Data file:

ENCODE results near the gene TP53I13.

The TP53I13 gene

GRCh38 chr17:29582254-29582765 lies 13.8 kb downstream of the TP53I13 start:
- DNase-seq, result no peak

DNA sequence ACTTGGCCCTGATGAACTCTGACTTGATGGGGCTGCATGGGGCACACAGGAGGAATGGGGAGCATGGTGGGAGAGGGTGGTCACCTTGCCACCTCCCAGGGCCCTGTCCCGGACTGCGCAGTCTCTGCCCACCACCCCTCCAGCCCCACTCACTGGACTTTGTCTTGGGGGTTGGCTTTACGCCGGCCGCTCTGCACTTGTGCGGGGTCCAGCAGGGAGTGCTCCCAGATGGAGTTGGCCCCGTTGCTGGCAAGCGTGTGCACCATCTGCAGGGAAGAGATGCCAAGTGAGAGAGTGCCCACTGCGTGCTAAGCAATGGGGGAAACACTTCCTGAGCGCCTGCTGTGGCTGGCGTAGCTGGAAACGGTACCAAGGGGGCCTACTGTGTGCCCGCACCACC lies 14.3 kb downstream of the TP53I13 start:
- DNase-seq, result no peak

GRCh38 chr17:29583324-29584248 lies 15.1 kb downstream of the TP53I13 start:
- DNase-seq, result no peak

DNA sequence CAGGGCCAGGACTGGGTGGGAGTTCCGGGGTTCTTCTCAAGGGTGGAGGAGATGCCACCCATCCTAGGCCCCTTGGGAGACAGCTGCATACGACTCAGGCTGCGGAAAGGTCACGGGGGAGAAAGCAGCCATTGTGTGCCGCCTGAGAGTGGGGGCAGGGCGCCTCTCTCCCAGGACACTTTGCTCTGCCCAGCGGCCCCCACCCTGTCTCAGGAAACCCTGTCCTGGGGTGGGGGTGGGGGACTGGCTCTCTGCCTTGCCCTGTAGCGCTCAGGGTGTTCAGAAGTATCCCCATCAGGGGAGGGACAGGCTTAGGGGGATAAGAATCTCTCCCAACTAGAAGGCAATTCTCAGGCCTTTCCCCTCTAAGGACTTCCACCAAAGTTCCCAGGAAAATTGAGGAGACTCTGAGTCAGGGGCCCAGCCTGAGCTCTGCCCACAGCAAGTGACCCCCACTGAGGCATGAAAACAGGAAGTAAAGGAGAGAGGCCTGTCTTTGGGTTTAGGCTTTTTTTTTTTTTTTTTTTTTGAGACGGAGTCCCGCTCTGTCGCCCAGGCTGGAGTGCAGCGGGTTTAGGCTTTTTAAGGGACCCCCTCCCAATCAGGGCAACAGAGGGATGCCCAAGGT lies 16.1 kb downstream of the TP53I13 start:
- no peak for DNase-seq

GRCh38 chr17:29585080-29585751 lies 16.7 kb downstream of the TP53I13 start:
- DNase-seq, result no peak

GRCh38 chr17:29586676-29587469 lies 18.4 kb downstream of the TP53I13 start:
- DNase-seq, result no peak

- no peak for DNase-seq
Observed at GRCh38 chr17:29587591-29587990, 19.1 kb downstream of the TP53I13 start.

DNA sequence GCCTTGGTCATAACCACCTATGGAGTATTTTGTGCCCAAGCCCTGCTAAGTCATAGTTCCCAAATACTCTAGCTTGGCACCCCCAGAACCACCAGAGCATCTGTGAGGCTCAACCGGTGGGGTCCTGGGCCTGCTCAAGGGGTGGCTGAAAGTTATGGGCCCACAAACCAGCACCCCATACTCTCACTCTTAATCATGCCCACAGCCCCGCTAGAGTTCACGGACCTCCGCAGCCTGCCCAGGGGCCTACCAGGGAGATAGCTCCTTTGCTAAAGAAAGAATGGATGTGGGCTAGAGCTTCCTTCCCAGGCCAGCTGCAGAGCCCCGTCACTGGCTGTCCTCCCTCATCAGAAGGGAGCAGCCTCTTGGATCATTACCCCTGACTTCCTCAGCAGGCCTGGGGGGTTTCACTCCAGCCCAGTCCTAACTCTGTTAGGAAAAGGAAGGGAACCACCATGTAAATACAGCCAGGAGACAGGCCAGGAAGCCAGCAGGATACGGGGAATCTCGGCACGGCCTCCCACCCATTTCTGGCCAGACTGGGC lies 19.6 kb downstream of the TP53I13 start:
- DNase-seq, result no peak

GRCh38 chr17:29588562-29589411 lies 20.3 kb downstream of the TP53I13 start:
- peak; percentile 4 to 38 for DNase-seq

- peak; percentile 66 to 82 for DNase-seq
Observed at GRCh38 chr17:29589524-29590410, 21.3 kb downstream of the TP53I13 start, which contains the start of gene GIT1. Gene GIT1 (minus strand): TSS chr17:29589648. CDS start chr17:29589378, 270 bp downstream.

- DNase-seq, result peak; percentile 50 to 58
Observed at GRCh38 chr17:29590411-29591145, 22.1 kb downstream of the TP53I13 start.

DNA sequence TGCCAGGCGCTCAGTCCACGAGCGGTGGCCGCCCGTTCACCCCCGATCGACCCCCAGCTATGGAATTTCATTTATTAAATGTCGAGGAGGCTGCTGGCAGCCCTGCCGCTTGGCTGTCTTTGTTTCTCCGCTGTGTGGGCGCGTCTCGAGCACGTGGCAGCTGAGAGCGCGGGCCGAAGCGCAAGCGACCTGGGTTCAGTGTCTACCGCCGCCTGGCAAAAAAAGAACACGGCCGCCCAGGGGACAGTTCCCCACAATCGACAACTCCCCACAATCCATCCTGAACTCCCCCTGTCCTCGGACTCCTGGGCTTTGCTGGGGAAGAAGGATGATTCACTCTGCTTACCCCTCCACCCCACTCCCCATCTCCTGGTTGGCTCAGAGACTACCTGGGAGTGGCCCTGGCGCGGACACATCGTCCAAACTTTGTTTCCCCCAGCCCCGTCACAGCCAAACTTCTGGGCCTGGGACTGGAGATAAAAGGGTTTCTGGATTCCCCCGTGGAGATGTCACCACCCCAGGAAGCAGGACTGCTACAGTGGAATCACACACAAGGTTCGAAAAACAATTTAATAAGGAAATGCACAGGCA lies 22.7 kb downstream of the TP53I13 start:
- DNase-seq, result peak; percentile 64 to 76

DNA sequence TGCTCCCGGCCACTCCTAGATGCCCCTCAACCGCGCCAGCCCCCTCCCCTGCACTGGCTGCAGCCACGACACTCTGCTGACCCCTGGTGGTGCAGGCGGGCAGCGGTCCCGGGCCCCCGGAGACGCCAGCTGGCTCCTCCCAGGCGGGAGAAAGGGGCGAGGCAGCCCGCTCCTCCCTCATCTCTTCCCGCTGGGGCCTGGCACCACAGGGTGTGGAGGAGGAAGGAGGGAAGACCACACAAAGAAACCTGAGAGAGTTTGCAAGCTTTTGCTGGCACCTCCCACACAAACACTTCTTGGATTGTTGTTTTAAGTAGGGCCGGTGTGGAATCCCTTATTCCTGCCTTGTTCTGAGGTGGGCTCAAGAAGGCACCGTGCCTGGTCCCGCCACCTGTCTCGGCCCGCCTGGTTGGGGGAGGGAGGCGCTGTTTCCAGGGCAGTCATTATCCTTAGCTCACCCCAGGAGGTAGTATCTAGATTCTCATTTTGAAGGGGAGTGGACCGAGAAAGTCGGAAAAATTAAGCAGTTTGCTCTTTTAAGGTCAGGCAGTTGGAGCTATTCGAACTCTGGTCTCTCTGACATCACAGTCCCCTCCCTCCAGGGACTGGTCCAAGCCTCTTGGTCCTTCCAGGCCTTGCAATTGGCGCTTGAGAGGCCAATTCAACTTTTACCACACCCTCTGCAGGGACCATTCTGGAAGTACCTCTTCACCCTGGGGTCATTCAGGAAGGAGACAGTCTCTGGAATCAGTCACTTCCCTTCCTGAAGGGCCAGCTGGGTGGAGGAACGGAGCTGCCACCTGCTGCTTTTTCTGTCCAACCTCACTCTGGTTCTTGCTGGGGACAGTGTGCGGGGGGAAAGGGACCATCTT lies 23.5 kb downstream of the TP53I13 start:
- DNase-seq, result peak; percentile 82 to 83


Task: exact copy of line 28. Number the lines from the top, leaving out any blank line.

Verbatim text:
- DNase-seq, result peak; percentile 82 to 83